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Posts from the "Public Health" Category

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Study: People Living Near Biking and Walking Paths Get More Exercise

Walking and biking activity increased for people living near new facilities, in three U.K. communities examined. Connect2 is the name of the nonprofit group that helped install the infrastructure. Image: American Journal of Public Health

New bike/ped infrastructure in three UK communities (labeled “Connect2″ — the name of the nonprofit group that helped install the infrastructure) led to more physical activity. Graph: American Journal of Public Health

People who live near safe, high-quality biking and walking infrastructure tend to get more exercise than people who don’t, according to a study published last week in the American Journal of Public Health.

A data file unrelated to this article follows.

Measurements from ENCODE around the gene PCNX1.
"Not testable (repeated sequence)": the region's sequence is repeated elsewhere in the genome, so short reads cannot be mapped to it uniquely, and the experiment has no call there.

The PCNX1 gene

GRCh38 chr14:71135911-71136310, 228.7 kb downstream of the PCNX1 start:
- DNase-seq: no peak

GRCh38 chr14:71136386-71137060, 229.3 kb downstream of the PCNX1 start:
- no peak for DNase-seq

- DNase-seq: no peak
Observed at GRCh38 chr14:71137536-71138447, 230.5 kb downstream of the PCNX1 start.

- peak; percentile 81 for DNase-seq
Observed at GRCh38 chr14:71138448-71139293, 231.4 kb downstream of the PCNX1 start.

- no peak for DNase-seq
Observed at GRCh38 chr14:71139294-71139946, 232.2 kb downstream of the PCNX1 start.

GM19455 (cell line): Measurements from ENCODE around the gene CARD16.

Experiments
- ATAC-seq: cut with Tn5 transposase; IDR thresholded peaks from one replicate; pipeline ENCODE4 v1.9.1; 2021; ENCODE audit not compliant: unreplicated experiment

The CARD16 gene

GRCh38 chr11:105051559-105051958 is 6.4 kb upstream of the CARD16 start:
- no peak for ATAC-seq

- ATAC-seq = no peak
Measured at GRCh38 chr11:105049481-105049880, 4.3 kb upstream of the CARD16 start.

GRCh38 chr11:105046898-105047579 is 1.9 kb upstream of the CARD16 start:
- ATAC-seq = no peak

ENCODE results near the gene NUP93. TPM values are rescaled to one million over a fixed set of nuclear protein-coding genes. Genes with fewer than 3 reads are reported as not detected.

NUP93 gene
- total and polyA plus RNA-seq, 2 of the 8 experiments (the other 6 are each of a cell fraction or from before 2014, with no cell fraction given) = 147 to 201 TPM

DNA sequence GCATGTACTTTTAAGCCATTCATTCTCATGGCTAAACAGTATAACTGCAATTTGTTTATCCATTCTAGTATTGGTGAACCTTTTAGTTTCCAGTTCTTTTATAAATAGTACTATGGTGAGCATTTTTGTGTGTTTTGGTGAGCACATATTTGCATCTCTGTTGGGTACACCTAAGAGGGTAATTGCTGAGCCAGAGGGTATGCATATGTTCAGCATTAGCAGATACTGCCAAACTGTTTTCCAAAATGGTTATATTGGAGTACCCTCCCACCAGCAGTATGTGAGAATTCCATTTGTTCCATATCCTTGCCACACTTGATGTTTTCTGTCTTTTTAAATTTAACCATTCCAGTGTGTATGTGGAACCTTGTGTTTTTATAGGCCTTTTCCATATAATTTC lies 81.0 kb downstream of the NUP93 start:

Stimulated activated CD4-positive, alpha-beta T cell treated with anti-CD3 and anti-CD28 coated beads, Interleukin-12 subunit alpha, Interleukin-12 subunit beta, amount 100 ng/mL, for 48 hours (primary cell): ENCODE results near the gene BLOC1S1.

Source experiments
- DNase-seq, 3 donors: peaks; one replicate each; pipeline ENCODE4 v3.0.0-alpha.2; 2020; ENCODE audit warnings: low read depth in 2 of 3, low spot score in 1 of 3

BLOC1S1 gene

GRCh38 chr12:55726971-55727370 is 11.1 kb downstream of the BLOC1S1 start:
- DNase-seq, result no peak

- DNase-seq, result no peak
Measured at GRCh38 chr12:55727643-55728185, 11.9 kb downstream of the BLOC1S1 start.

Researchers surveyed randomly selected adults before and after new bike/ped infrastructure was built in three communities in the U.K. Two of the selected communities opened bike and pedestrian bridges with well-connected “feeder” infrastructure. The other community upgraded “an informal riverside footpath” into a boardwalk during the study period.

Over two years, about 1,500 people responded to annual surveys about their walking and biking habits as well as other exercise behavior. During the first year of the survey — before the bike/ped improvements had been completed — there was no difference in biking and walking levels between people living close to the project areas and people living farther away. But by the final survey year, after the new infrastructure had been built, a disparity began to emerge.